For all these reasons, Robillard says, "These tools have very low scientific validity or scientific reliability. If people have concerns, it's an understandable behavior to try to find information online. But when it comes to seeking a diagnosis, the tests are not an appropriate solution."

Predatory Practices


Beyond the obvious ethical problems with purporting to diagnose Alzheimer's online, Robillard says, there are further, serious concerns. Many of the test sites are hosted by companies or groups that market products or tools claiming to help prevent the disease. Robillard's study does not identify any of the evaluated sites by name. "They were fairly homogenous," she says, "and the point is to say that, as a whole, there are serious issues with these tools." But she says that they are "a mix of organizations and individuals. It's not solely scam vitamin sellers."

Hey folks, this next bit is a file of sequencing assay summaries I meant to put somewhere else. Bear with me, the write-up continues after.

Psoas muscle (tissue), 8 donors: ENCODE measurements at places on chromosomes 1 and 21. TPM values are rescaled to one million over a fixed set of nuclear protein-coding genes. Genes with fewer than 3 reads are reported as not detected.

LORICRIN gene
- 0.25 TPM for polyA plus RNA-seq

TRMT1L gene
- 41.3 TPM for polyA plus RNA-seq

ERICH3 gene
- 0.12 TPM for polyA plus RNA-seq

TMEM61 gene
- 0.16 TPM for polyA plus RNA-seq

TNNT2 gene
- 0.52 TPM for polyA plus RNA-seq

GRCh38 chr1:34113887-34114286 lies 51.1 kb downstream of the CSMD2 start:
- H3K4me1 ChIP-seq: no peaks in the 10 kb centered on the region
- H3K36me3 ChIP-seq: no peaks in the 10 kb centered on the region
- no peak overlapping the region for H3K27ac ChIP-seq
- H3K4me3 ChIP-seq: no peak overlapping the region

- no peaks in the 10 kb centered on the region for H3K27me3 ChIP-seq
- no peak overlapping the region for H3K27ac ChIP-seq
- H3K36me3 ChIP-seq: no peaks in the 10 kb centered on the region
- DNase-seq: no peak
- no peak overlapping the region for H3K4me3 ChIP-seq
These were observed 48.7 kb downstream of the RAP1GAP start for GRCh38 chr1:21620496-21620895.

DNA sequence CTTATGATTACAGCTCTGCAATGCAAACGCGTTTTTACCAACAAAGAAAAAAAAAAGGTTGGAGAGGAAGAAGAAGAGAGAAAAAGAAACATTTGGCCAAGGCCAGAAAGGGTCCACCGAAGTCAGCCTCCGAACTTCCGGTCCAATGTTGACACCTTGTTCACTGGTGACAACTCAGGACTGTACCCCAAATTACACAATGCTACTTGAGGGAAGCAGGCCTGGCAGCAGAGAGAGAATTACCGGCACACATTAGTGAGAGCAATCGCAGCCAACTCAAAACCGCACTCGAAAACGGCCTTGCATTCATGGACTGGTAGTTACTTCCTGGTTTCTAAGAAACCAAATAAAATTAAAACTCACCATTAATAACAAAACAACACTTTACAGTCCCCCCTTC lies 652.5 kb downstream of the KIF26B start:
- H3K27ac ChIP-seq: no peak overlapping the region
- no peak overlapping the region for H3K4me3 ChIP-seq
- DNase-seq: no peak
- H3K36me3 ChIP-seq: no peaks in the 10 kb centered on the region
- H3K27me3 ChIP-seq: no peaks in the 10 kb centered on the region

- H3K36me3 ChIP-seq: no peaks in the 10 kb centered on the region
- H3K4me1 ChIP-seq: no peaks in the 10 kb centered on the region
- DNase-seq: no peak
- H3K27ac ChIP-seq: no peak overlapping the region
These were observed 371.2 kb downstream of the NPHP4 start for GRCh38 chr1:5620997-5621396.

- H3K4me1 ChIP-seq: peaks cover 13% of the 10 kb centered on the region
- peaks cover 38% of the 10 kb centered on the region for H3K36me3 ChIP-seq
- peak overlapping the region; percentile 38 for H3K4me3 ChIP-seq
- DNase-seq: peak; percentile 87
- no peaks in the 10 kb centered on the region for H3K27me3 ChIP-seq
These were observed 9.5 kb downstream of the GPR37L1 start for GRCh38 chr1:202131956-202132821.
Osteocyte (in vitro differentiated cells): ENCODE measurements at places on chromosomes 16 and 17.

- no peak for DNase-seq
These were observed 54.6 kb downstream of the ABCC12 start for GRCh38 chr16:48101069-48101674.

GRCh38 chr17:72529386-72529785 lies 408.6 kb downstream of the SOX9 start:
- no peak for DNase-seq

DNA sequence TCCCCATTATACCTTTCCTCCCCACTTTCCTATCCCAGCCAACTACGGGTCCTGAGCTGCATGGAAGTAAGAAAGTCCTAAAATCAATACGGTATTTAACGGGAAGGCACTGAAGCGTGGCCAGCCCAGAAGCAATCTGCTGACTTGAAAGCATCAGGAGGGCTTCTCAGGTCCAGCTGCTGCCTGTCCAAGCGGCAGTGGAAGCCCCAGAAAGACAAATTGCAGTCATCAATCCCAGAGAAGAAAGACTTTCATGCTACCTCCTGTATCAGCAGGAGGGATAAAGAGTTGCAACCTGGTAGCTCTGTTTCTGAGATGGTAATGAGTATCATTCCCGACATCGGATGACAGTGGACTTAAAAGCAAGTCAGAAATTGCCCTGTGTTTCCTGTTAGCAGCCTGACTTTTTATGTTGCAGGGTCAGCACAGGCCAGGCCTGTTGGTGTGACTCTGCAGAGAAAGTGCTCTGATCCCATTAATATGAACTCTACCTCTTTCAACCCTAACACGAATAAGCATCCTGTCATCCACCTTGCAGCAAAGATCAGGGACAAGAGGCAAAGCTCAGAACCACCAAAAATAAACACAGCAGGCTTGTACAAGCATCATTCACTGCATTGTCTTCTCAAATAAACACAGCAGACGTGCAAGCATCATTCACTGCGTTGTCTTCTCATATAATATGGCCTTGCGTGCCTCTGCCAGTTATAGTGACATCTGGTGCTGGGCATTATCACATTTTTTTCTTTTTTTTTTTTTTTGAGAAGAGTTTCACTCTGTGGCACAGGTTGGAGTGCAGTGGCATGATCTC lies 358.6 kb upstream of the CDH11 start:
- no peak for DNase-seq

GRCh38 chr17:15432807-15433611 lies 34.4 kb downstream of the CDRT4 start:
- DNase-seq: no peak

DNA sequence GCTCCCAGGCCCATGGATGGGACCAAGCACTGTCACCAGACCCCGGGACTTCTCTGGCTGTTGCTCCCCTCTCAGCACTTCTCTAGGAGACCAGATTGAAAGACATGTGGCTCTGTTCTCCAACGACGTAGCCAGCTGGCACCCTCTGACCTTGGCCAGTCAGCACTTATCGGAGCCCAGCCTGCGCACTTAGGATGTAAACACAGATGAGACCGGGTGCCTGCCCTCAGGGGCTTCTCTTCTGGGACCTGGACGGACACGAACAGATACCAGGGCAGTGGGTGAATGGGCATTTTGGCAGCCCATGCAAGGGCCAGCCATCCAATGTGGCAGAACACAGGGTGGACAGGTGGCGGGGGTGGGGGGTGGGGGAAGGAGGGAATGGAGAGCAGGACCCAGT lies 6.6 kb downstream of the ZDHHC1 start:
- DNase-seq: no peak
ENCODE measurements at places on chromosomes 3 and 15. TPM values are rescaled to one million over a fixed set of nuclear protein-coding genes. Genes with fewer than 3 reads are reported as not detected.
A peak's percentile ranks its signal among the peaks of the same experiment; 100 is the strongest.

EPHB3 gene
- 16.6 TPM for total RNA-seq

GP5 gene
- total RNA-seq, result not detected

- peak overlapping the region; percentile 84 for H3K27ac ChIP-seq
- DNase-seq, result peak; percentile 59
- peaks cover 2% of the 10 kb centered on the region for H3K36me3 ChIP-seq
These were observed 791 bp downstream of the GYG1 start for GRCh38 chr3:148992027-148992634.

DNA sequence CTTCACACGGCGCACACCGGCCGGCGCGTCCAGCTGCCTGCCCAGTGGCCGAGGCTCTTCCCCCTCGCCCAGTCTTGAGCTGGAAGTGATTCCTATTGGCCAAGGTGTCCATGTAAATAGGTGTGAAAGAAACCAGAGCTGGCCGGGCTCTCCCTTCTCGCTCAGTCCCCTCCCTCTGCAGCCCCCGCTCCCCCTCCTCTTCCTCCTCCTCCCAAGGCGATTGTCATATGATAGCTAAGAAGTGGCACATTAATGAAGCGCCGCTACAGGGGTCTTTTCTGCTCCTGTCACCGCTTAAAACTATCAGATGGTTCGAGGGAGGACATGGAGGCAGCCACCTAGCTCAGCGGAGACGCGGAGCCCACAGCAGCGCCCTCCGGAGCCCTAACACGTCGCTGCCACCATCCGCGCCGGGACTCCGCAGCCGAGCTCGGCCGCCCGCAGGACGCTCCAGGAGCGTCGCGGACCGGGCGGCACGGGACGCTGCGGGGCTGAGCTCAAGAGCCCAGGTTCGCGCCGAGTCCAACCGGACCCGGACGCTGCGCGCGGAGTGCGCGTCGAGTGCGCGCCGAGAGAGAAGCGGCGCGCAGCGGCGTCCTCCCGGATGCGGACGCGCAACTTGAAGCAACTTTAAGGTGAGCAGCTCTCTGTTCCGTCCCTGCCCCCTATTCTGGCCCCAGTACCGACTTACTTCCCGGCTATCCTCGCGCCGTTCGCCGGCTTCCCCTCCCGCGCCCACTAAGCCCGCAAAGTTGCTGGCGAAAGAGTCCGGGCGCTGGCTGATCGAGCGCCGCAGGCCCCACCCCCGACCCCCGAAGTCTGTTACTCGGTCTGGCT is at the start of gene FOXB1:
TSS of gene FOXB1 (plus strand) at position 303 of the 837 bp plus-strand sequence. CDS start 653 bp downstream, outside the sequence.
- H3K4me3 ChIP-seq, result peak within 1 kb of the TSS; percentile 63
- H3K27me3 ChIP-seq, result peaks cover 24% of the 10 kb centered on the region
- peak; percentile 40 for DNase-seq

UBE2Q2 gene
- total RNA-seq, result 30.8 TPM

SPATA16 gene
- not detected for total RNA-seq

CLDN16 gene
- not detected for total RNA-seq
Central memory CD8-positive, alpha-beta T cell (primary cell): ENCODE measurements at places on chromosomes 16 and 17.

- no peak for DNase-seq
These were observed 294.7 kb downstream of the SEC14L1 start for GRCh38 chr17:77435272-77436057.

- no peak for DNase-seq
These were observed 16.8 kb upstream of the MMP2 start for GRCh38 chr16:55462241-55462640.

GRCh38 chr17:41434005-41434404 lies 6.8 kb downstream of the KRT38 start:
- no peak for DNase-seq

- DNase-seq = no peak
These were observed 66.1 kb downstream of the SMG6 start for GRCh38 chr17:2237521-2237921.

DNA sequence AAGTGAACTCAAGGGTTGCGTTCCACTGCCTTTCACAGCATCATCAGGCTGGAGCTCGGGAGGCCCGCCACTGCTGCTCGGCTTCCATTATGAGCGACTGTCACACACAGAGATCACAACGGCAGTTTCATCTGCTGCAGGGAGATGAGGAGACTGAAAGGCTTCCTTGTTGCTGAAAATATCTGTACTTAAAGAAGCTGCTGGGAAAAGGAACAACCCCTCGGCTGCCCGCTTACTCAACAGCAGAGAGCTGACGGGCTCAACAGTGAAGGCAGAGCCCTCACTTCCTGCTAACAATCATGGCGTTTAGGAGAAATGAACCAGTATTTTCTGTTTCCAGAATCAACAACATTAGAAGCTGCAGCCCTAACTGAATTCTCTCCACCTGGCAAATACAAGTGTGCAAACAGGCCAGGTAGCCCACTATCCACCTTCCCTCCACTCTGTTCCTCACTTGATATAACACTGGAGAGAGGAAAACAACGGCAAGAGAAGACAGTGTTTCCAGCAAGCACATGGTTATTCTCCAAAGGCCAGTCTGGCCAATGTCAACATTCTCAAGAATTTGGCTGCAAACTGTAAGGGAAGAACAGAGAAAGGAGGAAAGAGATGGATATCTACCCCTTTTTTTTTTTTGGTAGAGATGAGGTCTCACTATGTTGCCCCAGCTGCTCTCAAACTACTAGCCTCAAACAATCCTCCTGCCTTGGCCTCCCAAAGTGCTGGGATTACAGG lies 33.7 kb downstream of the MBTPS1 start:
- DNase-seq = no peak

The tests, Robillard found, are often worded in ways that almost assure doubts are raised in the minds of the user. "Some tests make it really hard for you to score well so that at the end you'll buy the tools and products they might be selling," she says. "It's a predatory marketing strategy in a population that's vulnerable to start with." She cited a recent widely publicized UCLA study that found older people may be more susceptible to fraud and scams because of changes in the aging brain that weaken the ability to discern untrustworthy sources.

Even computer-savvy adults may be fooled by some of the Alzheimer's testing sites. "It's not always obvious that these are commercial sites," Robillard says. "It's very difficult to tell — and if I had a hard time, I imagine others would have a hard time as well."

All other issues aside, these sites are scary. Doctors take care when they share a diagnosis of dementia with a patient or family. "Should people be alone in their home when they find out they have Alzheimer's disease?" Robillard asks. Even if the diagnosis is not real, the fear is. "That's part of the whole predatory marketing strategy. It's one of many possible harms."